Ridges on nails
I have noticed vertical ridges on my nails. I want to know if it is a sign of a deficiency?
What do ridges on the nails mean?
Our outward appearance is a good indication of our inner state of health and many Naturopaths often consider the appearance of the hair, skin and nails as well as facial signs when taking a consultation. Changes or abnormalities in these areas can be signs of deeper imbalances and these can often be detected before they manifest as signs and symptoms in other parts of the body. The condition of the nails are a helpful tool for Naturopath's when determining areas of ill health in the body. There is an interesting saying that goes "the story of his illness is written somewhere on the man".
Nail diagnosis is only one modality used to form a clear picture of a patients health. Naturopathy takes into account many different diagnosis signs and symptoms (plus lifestyle, diet, family history, medical history, living environment etc.) in order to devise a holistic treatment plan. Signs on the nails may assist in indicating possible ailments, deficiencies and weakness but should not be considered a definitive diagnosis without also looking at many other aspects of an individuals health in order to get the most informed view.
Common causes of ridges on nailsNails are comprised of Keratin (protein) a tough substance that protects the end of each finger and toe. The following is a list of possible causes as to why vertical ridges may appear on the nails:
- It is traditionally believed that ridge formation on the nails relates to a possible weakness in the digestive tract that results in compromised assimilation of nutrients (leaky gut, allergies, food sensitivities, maldigestion)
- Malabsorption in the small intestines (Crohns Disease, Coeliac Disease, Giardia, Ulcerative colitis), this is the area of the digestive tract which absorbs nutrition from the food we eat. If there is inflammation or degeneration present then a mineral or protein deficiency can be the result. With no building blocks (minerals) to strengthen the nails they weaken and form ridges
- Insufficient production of Hydrochloric Acid (Hypochlorhydria) in the stomach and a sluggish metabolism
- A deficiency of the mineral Silica or Iron is also a likely contributing factor
- B Vitamin deficiency may cause nails to become fragile with horizontal or vertical ridges
- Brittle nails that split easily may indicate an fatty acid, protein, Vitamin A deficiency, Iron or Calcium deficiency.
- Nails with white flecks or lines may result due to a Zinc or Vitamin B6 deficiency.
- Nails that tend to broaden and curve downwards at the tip may be a symptom of lung damage.
- Excessively dry nails may be due to a Vitamin B12 deficiency
- Nails which split easily may be caused by a hydrochloric acid deficiency in the stomach
- White bands across the nails or "hang nails" may be caused by a dietary protein, Vitamin C or Folic acid deficiency
- Nails that grow slowly or are dry may be indicative of a Vitamin A or Iron deficiency
- Discoloration of the nails may be due to prolonged illnesses or stress, smoking or allergies
- Pale nail colour may occur due to Iron or protein deficiencies as seen in anemia, kidney or liver disorders
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Nutrients to improve the health of the nails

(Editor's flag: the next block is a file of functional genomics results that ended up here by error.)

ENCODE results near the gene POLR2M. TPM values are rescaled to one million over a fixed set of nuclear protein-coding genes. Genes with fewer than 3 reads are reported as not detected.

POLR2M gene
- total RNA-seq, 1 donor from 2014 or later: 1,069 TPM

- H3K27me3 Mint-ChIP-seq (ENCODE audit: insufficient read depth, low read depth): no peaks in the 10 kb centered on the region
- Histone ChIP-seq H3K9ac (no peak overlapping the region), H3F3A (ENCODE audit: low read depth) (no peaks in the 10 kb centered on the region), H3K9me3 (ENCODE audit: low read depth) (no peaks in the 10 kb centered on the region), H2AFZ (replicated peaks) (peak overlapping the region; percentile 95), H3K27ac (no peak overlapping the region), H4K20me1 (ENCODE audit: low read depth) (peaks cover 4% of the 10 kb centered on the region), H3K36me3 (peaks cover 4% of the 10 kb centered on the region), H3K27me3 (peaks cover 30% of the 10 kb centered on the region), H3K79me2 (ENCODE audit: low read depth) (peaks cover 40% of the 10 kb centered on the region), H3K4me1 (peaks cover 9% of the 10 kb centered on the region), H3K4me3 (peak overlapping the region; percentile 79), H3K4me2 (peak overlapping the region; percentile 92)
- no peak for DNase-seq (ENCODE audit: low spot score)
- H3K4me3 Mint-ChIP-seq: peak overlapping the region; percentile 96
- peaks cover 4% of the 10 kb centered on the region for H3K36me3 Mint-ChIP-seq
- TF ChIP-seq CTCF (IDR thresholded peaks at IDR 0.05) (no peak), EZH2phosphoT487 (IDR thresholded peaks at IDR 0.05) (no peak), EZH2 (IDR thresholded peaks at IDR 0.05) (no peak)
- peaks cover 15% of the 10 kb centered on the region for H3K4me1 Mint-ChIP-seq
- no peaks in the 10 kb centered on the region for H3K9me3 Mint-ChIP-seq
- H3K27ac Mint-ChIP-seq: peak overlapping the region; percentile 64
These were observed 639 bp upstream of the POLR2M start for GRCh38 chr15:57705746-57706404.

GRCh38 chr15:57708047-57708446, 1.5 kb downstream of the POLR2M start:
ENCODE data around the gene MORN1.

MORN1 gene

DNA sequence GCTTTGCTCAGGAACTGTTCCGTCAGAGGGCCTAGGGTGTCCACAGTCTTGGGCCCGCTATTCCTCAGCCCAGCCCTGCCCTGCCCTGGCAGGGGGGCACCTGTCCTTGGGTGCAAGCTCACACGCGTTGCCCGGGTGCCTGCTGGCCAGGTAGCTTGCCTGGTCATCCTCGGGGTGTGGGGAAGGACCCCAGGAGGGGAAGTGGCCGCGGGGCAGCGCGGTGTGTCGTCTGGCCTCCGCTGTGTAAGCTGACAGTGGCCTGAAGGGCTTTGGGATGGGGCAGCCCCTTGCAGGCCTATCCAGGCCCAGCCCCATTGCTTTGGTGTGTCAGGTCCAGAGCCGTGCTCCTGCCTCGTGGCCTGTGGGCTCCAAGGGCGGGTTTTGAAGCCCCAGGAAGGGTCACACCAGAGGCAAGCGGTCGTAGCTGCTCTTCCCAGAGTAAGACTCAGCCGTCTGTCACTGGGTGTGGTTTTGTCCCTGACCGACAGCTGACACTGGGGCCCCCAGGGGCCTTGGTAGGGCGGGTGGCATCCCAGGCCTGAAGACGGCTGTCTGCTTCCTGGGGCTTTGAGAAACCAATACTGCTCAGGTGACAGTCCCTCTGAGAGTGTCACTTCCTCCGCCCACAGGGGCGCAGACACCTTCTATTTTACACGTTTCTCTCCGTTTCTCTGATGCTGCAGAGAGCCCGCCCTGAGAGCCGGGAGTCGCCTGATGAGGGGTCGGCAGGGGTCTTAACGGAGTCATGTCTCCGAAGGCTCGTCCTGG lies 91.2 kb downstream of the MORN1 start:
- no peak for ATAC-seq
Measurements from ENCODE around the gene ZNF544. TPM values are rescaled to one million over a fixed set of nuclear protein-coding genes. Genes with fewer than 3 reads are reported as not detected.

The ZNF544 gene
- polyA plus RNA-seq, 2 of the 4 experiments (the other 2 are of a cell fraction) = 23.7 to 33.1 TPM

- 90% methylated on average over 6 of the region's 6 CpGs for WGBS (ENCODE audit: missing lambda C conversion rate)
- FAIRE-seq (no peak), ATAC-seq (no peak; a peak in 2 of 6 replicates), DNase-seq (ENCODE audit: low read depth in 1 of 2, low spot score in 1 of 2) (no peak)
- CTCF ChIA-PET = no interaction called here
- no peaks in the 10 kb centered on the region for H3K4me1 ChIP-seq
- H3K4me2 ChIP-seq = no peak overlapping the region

- B Vitamins, Choline, Inositol and Biotin
- The minerals Zinc, Calcium, Silica and Iron
- Vitamin A
- Essential fatty acids
- Amino acids (proteins) - Cysteine, Methioning and Taurine
Fusion® Health Hair, Skin & Nails contains silica, which is required for the structural integrity of the skin and the production and repair of collagen and other forms of connective tissue.
Also present are antioxidant nutrients such as zinc, manganese and vitamins C and E, which may help protect cells from free radical damage that can be associated with premature skin ageing.
In Hair, Skin & Nails, these nutrients are supported by Phytofol®. Exclusively available from Fusion® Health, Phytofol® is an extract of the herb Fallopia multiflora, which works by revitalising and reactivating the hair follicles to stimulate growth.
In Chinese medicine, Fallopia multiflora has traditionally been used to nourish the scalp, maintain healthy hair follicle function, promote hair growth and help inhibit premature greying. It may assist in the management of hair loss (including male and female pattern baldness and alopecia, also known as spot baldness), and enhance hair volume, strength, shine and colour.
Foods and herbs to help improve nail healthFoods and herbs to improve the health of the nails
- Silica rich foods - onions, celery, cucumbers, barley, oats, root vegetables, slippery elm powder, green leafy vegetables and cereals
- Essential fatty acids - fish oil, flaxseed oil, nuts and seeds, fish, avocados, evening primrose oil, walnuts, sunflowers, seaweed, wheatgerm oil and tofu
- Take slippery elm powder before meals to help improve mineral absorption in the small intestines
- Consume more digestive and enzymatic foods to ensure better mineral absorption such as Apple cider vinger, lemon juice, bitter lettuces (rocket, endive, raddichio, kale)
- Herbs which may assist in improving the appearance of the nails are: Gotu Kola, Horestail and Oats
- Consume more green leafy vegeatables (spinach, bok choy, broccoli, kale, slippery elm powder) as these contain B Vitamins, Silica and folic acid
- Ensure that you consume quality proteins (organic chicken, eggs, tempeh, tofu, red meat, fish, nuts and seeds)
Quick fact - Nails grow at the rate of 0.05 - 1.2 millimeters per week.